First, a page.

[mythtv-users] NFS and remote backend

R. G. Newbury newbury at mandamus.org
Sun Jan 6 18:24:32 UTC 2008

Brian wrote:
> jongi wrote:
>> David Brodbeck wrote:
>>> On Jan 1, 2008, at 8:31 AM, jongi wrote:
>>>> Mike Barnard wrote:
>>>>>> Both systems are F8 but the nfs is painfully slow between them. ftp 
>>>>>> though runs at over 1MB/s and nfs is nowhere near that speed.

>> /etc/fstab
>>    /mnt/mythtv/media/      nfs             rw
>> /etc/exports
>> /nfs4exports/share1/   *(rw,async,all_squash)

> You can try by increasing the buffer size by adding rsize=$kb,wsize=$kb 
> in the options section where $kb is the amount of buffer in kilobytes. 
> IIRC, Linux kernels over 2.4 default to an 8k buffer. Maybe try 32k 
> ($kb=32768)?
> I've found that SCP, NFS and Samba all operate at the same speed (pretty 
> much). I'm not sure how FTP speed places in that group. Maybe try a test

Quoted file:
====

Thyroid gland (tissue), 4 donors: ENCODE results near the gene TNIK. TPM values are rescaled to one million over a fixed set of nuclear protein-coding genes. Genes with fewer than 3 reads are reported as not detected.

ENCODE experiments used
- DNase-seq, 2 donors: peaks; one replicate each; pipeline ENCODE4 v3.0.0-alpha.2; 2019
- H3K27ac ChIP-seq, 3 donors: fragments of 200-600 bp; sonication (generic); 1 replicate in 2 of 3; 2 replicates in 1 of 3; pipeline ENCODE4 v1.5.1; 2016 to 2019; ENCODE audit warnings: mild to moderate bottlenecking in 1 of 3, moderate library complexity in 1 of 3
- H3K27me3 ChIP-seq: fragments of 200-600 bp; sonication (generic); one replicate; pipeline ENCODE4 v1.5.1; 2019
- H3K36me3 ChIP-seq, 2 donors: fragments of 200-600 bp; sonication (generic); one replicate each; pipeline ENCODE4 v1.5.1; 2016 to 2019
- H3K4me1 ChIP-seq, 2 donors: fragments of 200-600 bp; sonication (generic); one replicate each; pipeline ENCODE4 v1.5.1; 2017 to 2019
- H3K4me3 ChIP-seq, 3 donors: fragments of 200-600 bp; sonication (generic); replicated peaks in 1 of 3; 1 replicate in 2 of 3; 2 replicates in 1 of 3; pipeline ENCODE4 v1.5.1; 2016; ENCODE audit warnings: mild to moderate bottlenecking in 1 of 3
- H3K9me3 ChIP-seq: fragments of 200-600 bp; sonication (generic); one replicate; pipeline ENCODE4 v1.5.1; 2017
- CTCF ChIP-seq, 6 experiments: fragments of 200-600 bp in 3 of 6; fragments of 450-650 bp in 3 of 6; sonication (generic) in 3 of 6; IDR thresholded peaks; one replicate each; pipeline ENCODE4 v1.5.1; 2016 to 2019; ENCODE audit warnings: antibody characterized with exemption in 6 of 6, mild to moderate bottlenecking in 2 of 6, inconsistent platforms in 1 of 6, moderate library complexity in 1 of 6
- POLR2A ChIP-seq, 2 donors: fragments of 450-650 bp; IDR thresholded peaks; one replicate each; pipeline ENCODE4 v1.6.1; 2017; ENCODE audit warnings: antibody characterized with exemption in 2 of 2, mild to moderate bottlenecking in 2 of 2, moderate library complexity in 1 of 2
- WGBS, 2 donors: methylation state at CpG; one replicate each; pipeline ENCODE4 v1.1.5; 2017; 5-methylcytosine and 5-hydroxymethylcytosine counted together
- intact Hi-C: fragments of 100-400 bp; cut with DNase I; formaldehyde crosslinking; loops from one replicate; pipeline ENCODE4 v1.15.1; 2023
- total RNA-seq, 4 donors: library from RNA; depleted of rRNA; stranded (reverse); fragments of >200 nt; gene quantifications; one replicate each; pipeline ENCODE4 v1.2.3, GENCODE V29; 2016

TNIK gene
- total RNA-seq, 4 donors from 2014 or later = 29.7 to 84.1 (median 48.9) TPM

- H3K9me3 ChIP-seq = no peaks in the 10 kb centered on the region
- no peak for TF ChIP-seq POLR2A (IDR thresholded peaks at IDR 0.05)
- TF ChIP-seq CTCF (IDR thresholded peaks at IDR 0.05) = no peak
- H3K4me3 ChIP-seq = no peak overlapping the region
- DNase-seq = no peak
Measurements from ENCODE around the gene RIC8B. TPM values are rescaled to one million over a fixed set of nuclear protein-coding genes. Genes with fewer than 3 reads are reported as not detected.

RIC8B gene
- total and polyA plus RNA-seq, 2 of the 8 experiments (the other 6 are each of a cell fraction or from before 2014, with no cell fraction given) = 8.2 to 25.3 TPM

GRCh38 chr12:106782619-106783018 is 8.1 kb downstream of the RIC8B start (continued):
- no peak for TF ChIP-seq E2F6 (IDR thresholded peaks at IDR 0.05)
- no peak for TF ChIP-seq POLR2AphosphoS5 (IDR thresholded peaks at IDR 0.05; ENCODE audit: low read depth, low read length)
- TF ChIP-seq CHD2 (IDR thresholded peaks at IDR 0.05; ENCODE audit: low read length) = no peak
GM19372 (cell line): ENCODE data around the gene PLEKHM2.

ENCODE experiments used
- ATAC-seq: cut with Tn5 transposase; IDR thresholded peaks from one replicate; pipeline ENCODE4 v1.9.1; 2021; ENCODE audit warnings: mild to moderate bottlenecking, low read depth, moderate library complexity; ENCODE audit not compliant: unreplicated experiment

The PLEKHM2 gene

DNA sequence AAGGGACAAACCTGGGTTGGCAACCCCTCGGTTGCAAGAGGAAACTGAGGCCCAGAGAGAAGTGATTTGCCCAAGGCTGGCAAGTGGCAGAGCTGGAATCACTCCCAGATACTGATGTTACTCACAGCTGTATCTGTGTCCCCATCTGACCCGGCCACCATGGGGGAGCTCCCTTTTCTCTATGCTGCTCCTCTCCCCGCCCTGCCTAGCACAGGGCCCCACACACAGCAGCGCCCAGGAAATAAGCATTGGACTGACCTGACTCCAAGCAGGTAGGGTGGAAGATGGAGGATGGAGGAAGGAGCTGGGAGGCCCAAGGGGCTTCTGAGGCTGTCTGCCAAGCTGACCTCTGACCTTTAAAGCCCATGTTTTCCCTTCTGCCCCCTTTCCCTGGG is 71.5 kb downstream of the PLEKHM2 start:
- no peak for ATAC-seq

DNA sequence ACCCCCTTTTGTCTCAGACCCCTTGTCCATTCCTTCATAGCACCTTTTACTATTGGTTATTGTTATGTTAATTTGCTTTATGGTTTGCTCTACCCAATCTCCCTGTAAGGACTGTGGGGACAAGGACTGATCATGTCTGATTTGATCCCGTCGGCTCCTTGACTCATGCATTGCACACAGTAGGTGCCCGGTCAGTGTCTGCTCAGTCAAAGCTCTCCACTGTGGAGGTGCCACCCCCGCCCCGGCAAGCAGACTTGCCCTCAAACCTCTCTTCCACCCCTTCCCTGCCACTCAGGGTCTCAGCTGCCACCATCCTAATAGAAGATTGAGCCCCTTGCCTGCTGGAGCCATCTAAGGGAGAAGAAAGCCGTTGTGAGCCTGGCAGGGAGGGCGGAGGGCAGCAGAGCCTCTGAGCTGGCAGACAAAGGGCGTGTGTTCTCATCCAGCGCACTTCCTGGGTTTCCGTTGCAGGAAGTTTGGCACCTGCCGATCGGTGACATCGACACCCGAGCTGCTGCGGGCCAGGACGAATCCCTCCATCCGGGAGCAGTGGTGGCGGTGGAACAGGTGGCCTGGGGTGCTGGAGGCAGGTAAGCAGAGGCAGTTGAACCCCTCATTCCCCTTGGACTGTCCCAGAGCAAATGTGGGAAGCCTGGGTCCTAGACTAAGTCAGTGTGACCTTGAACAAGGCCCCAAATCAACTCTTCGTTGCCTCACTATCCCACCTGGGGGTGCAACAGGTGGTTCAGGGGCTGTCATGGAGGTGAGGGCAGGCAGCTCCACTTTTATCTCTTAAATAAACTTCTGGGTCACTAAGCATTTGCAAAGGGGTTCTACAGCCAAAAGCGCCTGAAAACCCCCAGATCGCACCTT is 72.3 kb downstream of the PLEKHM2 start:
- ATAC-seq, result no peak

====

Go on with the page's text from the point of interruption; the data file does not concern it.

> using SCP to isolate if it's a network problem or NFS problem?

I think that any of these methods should run at nearly the same raw 
speed. It's the extras of overhead which slow some of them down.
I picked up some pointers somewhere and this is what I use between my 
systems. This is the laptop nfs mounting the myth box. With this setup, 
my limiting factor is the wireless G rate if I am operating wireless, or 
the wire speed rate if plugged in.

myth.whatever.net:/video                 /mnt/mythvid   nfs 

Various settings affect all this.
1)	The MTU setting is raised to 4160 in the Network Device settings. 
This is 64 bytes (overhead allowance) above the 4096, which are the 
send/receive buffer sizes. This is now the max 'packet' size. (I know 
its not really the packet size, but that's as good a concept as any for 
this use). This cuts down on comm overhead where tcpip has to chop and 
re-assemble chunks of bytes before sending them on the the system.
The soft,intr are supposedly faster than the other choices...I cannot 
even remember exactly what they are.
The actimeo=0 is important. This tells the system not to write the 
accesstime to the file on each access. This is a major time overhead on 
even read access to a file.
I didn't benchmark this but it does help.


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